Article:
Doom's Creators Wanted To Pay Modders... In 1995

Doom's Creators Wanted To Pay Modders...In 1995

Last month, Valve and Bethesda pissed a lot of people off with plans to charge for mods. One of the reasons both companies gave for the move was so that mod creators could get paid; a novel idea, but not a new one, since iD Software had been planning something similar twenty years ago.

In an interview with GI.biz, id co-founder John Romero says that in 1995, id had plants to create something called "id Net", which would "be the portal that players would connect to and play other mod maker's creations".

So far so Valve/Bethesda, but where id's plan differed was in how it was all paid for. Rather than having consumers pay for the mods, id's plan involved paying the modders directly for the traffic they generated towards the portal site.

That's a big difference, and one that would have made a huge difference to the perception surrounding the Skyrim debacle.

Of course, that's assuming that paying modders was Valve and Bethesda's primary goal and not, you know, the fact they were splitting 75 per cent of the profits between them...


Comments

    Well, id did end up hiring a bunch of Doom modders to create maps for Doom II, so I suppose they some of them did get paid in the end...

    What Bethesda should do is have a website for modders, splitting advertising revenue with them.

      What Bethesda should do is hire some playtesters to test thier buggy games before release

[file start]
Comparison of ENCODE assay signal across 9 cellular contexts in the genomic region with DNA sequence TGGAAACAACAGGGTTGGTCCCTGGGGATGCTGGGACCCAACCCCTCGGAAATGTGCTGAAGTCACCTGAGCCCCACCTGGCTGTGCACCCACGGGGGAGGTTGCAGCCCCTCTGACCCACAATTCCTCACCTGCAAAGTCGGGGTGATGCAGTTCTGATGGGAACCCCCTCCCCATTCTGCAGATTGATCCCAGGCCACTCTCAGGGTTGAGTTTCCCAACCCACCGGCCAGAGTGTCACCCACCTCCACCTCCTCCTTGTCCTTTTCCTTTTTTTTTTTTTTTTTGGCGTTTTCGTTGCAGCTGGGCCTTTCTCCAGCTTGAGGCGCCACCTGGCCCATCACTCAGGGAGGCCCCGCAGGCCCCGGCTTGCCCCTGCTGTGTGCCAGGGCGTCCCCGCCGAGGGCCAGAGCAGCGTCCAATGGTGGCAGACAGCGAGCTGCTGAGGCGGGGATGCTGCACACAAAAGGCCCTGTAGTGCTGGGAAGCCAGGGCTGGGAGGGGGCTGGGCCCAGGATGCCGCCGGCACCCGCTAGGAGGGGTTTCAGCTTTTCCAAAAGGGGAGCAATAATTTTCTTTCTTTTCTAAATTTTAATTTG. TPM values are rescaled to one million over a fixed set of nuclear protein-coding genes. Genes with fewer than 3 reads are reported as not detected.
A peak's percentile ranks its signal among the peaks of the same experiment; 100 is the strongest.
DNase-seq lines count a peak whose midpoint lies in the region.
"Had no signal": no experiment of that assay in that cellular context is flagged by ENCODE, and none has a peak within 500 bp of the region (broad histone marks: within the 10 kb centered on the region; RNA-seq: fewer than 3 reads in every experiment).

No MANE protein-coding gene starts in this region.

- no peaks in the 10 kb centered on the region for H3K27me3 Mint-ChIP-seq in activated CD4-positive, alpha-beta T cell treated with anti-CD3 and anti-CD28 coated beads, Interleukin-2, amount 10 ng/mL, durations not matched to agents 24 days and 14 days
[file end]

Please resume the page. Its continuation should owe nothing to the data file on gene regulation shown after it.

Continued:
I do love Bethesda though, honest

        Agreed. Things like SkyUI and Unofficial patches were made by modders to fix the game and make it functional for PC. As if Bethesda and Valve should get 75% for that work.

        They do test the games, and they do know about all those bugs.

        They just don't consider them important enough to fix before selling the game. The game needs to ship in September so that means the final code is due June. They just don't have enough development time to fix it.

    Here's the big thing. What's "a lot of people". From what I've seen, there's some people who have nothing to do with modding who make alot of noise. Then there's some major modders who seem to be trying to digest the whole situation and seeing how they respond.

    I don't think alot of people were pissed of at payment for mods. From a few I've heard, they weren't even that worried about the 75% share issue (granted I don't know alot of modders so this is a very small sample size).

    It's actually very simple:

    People should donate to/compensate modders for time invested into quality results.

    People should not charge for mods - it's questionable the breakdown of payment when companies/studios get involved, and far more importantly it opens a massive can of worms in regards to licensing and legality.

    From a legal point of view, the current mod scene is just incompatible with extracting payment. So much of it is based on multiple people's work (whether it be a studio, or another modder) where nobody minds as long as there's no money involved. If you do introduce paid mods, the entire scene has to change from the ground up.

Join the discussion!